Sandy-Like Hurricanes Could Hit Europe in Future

By Madeleine Almberg
Madeleine Almberg
Madeleine Almberg
April 17, 2013Updated: April 25, 2013

Climate change could cause a hurricane similar to Sandy to hit Western Europe by the end of this century, Dutch researchers say.

In a simulation, Reindert Haarsma of the Royal Netherlands Meteorological Institute used projected greenhouse gas emissions and rises in sea temperatures to show how future hurricanes could develop.

According to Haarsma, the rise in seawater temperatures will be capable of producing tropical cyclones that could reach Europe between 2094 and 2098.

“In our simulations, some of the hurricanes approaching Western Europe underwent a similar transition as Sandy and became large-scale severe storms,” said Haarsma in an email.

Three factors increase the chances of hurricanes reaching Western Europe before they dissipate, according to Haarsma.

Firstly, the intensity of the hurricanes is expected to increase in the future. Secondly, the hurricanes can move further northward due to warmer seawater. Thirdly, due to warmer seawater, they can also form more in the eastern part of the Atlantic Ocean.

The formation of hurricanes typically requires a water temperature of at least 80 degrees Fahrenheit (27 degrees Celsius).

With today’s climate, hurricanes usually occur during the wintertime, but with global warming and increased sea surface temperatures, storms could hit Western Europe in the early autumn, between August and October.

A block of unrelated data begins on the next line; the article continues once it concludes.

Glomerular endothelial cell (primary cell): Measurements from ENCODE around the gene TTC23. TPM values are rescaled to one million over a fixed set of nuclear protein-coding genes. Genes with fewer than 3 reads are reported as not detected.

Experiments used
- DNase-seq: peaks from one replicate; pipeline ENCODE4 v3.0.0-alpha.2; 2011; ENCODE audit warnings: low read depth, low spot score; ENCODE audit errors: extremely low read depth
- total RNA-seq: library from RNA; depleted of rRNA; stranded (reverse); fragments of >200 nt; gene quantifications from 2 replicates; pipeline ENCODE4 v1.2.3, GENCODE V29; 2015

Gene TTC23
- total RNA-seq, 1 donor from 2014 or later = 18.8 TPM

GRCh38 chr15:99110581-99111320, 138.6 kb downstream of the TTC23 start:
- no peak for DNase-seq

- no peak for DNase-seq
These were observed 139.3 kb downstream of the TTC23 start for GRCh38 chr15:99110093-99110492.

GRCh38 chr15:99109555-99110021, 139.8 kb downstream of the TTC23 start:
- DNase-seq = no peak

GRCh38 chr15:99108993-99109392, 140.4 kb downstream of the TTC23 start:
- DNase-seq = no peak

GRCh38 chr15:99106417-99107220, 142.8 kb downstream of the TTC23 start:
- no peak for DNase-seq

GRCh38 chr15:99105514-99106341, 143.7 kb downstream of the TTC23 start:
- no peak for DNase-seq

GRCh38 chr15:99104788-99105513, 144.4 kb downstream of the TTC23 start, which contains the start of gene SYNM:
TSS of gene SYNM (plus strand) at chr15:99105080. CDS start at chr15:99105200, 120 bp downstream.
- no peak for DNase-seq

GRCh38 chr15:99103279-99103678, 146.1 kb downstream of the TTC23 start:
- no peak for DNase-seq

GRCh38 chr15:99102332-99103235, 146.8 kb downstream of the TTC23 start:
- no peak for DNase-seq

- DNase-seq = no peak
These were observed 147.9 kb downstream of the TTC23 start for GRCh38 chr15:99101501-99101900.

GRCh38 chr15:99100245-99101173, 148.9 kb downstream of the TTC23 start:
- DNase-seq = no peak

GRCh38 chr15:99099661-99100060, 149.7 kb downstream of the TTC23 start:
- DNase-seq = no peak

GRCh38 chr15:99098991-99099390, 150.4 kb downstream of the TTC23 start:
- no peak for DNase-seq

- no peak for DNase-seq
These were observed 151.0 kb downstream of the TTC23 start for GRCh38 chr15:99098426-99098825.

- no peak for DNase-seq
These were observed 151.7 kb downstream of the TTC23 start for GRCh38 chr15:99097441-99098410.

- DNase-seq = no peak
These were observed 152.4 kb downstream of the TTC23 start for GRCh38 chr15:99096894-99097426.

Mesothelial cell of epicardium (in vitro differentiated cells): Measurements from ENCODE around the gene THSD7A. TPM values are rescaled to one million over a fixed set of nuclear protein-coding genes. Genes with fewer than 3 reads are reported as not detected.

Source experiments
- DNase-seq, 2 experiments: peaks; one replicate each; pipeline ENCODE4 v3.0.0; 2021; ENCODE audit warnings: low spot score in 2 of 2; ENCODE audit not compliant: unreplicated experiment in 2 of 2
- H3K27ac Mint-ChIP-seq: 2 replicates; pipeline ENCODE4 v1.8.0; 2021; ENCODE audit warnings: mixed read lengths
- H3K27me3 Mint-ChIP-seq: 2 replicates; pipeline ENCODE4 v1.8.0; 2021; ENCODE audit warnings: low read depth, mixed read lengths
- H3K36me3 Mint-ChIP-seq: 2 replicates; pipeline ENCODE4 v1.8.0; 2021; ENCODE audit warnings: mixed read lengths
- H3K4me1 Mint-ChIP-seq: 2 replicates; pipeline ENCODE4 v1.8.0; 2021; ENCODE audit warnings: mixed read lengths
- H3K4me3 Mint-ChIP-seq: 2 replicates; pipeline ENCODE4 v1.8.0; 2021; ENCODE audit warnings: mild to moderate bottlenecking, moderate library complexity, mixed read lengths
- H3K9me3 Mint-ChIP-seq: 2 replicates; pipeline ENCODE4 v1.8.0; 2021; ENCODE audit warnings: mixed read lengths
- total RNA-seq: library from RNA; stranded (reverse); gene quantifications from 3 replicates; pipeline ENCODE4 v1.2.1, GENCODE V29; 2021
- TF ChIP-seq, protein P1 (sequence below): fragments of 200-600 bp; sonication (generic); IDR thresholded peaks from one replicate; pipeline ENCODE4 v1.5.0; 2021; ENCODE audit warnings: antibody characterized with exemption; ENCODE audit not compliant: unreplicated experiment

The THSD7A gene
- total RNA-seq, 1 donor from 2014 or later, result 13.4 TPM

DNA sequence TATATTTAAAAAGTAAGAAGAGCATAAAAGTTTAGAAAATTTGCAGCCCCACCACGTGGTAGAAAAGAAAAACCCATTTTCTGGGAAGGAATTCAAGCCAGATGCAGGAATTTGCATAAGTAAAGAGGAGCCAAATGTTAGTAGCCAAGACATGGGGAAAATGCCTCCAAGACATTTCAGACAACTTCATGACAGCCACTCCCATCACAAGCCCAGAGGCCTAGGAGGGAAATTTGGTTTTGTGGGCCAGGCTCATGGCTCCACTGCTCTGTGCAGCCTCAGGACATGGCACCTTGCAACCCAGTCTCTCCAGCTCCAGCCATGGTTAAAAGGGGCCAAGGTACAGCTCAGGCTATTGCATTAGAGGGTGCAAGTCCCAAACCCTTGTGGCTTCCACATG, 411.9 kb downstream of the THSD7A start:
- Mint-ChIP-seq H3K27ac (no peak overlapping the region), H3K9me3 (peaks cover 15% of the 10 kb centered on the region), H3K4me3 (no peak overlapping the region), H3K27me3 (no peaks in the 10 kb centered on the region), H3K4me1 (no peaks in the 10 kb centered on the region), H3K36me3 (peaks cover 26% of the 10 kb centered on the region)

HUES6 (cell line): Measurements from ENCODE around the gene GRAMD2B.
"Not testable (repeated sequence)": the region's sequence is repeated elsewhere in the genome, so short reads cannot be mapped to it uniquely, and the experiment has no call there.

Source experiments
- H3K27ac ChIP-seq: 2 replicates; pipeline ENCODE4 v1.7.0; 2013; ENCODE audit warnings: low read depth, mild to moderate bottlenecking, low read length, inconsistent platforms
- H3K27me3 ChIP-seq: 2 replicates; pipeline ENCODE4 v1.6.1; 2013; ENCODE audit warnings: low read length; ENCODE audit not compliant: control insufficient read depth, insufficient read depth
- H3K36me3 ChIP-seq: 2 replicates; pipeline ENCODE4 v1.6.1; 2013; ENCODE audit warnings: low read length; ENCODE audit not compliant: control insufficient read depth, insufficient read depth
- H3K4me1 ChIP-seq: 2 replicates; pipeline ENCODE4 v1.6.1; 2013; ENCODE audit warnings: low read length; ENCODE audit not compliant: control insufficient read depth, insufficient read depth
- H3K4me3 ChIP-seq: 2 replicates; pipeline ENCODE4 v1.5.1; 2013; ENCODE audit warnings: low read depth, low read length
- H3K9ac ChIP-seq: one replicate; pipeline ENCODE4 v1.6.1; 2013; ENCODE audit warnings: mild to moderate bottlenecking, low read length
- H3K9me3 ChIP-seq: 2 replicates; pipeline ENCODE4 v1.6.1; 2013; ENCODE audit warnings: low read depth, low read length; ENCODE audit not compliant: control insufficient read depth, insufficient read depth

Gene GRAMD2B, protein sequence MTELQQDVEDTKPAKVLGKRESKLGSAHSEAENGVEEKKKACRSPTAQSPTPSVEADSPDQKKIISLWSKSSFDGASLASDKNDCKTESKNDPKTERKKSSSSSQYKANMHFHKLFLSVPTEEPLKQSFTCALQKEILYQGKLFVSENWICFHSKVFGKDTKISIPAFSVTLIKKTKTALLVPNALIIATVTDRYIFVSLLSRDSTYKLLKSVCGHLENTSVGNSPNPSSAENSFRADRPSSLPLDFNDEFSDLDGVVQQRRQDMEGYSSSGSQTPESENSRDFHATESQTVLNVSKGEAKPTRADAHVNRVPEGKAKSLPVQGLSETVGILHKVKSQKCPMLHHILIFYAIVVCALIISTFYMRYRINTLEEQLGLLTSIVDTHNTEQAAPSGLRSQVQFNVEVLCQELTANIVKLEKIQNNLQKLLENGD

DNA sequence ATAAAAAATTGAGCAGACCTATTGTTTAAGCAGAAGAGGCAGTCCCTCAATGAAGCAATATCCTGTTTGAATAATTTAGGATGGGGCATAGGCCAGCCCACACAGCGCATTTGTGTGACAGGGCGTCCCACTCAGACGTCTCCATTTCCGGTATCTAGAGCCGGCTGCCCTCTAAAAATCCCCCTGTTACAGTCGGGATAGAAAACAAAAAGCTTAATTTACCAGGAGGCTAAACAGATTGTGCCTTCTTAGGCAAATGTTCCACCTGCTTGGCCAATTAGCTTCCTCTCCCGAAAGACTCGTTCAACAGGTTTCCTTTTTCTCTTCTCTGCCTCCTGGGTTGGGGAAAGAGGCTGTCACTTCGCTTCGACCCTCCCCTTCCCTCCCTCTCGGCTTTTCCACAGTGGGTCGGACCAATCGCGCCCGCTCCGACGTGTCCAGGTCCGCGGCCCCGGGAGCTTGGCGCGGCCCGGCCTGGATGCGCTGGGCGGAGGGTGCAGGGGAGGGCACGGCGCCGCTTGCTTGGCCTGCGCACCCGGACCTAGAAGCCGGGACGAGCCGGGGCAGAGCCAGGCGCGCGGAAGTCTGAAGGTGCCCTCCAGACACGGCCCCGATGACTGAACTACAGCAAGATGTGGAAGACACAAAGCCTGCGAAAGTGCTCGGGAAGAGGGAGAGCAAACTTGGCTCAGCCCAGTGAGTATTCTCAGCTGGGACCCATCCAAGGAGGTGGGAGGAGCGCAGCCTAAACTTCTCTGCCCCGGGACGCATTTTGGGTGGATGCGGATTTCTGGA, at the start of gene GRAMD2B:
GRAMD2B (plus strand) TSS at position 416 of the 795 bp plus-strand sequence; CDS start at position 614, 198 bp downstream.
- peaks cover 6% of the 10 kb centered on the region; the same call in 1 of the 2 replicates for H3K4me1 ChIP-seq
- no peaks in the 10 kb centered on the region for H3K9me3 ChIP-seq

“When they reach Western Europe, they can change in a similar way as Sandy and re-intensify again,” Haarsma said.

According to Haarsma, the re-intensification of a hurricane occurs if the circumstances are favorable for mid-latitude storm development.

Mid-latitude storms get their energy from the temperature difference between north and south. Storms like Sandy can draw energy from both hurricane and mid-latitude storm mechanisms, and this is why they can become so powerful.

Re-intensified hurricanes can cause great damage. Near the cyclone’s eye wind speeds can reach about 180 mph (300 kph), which can cause buildings to collapse, cause floods, and decimate infrastructure.

The research that focused on four regions along the coast of Western Europe (Norway, the North Sea, the Western United Kingdom, and the Gulf of Biscay) was published earlier this month. The study noted a clear increase in the frequency of severe winds during autumn.

In Norway, the North Sea, and the Gulf of Biscay, the number of hurricane-force storms will increase from the two it currently gets on average every autumn to 13 over the 21st century, predict the researchers.

“Because these hurricanes will occur in autumn, the impact will be large for the flora and agriculture,” Haarsma said.

According to Haarsma, the only thing we can do to prevent this from happening is try to reduce global warming and also impose adaption strategies, to minimize the damage if such storms occur.